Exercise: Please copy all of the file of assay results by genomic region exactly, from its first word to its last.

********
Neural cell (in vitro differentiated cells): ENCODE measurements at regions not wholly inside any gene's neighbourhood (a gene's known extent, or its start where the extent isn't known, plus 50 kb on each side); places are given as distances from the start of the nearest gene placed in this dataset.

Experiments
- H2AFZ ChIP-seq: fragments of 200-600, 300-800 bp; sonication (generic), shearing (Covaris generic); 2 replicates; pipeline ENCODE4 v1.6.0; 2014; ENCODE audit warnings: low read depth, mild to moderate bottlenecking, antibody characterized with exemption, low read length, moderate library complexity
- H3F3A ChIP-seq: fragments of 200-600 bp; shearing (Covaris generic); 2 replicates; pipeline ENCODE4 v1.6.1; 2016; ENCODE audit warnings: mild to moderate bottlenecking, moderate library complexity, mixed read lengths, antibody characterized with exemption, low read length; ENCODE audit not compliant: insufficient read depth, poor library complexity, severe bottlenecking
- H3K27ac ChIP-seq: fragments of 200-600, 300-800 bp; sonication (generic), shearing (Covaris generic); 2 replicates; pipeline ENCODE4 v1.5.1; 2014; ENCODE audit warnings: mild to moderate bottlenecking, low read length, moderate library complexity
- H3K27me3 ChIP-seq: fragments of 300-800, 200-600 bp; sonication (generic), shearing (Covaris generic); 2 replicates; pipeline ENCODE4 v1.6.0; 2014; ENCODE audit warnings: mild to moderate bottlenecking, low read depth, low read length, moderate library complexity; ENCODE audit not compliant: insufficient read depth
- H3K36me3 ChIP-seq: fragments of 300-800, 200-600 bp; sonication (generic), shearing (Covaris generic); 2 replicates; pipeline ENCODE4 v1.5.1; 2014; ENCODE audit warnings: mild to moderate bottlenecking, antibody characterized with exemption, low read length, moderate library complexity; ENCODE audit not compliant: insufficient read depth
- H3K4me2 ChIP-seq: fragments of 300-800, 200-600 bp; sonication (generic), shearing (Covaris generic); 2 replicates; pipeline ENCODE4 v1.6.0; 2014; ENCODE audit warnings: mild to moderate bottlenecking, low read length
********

Neural cell (in vitro differentiated cells): ENCODE measurements at regions not wholly inside any gene's neighbourhood (a gene's known extent, or its start where the extent isn't known, plus 50 kb on each side); places are given as distances from the start of the nearest gene placed in this dataset.

Experiments
- H2AFZ ChIP-seq: fragments of 200-600, 300-800 bp; sonication (generic), shearing (Covaris generic); 2 replicates; pipeline ENCODE4 v1.6.0; 2014; ENCODE audit warnings: low read depth, mild to moderate bottlenecking, antibody characterized with exemption, low read length, moderate library complexity
- H3F3A ChIP-seq: fragments of 200-600 bp; shearing (Covaris generic); 2 replicates; pipeline ENCODE4 v1.6.1; 2016; ENCODE audit warnings: mild to moderate bottlenecking, moderate library complexity, mixed read lengths, antibody characterized with exemption, low read length; ENCODE audit not compliant: insufficient read depth, poor library complexity, severe bottlenecking
- H3K27ac ChIP-seq: fragments of 200-600, 300-800 bp; sonication (generic), shearing (Covaris generic); 2 replicates; pipeline ENCODE4 v1.5.1; 2014; ENCODE audit warnings: mild to moderate bottlenecking, low read length, moderate library complexity
- H3K27me3 ChIP-seq: fragments of 300-800, 200-600 bp; sonication (generic), shearing (Covaris generic); 2 replicates; pipeline ENCODE4 v1.6.0; 2014; ENCODE audit warnings: mild to moderate bottlenecking, low read depth, low read length, moderate library complexity; ENCODE audit not compliant: insufficient read depth
- H3K36me3 ChIP-seq: fragments of 300-800, 200-600 bp; sonication (generic), shearing (Covaris generic); 2 replicates; pipeline ENCODE4 v1.5.1; 2014; ENCODE audit warnings: mild to moderate bottlenecking, antibody characterized with exemption, low read length, moderate library complexity; ENCODE audit not compliant: insufficient read depth
- H3K4me2 ChIP-seq: fragments of 300-800, 200-600 bp; sonication (generic), shearing (Covaris generic); 2 replicates; pipeline ENCODE4 v1.6.0; 2014; ENCODE audit warnings: mild to moderate bottlenecking, low read length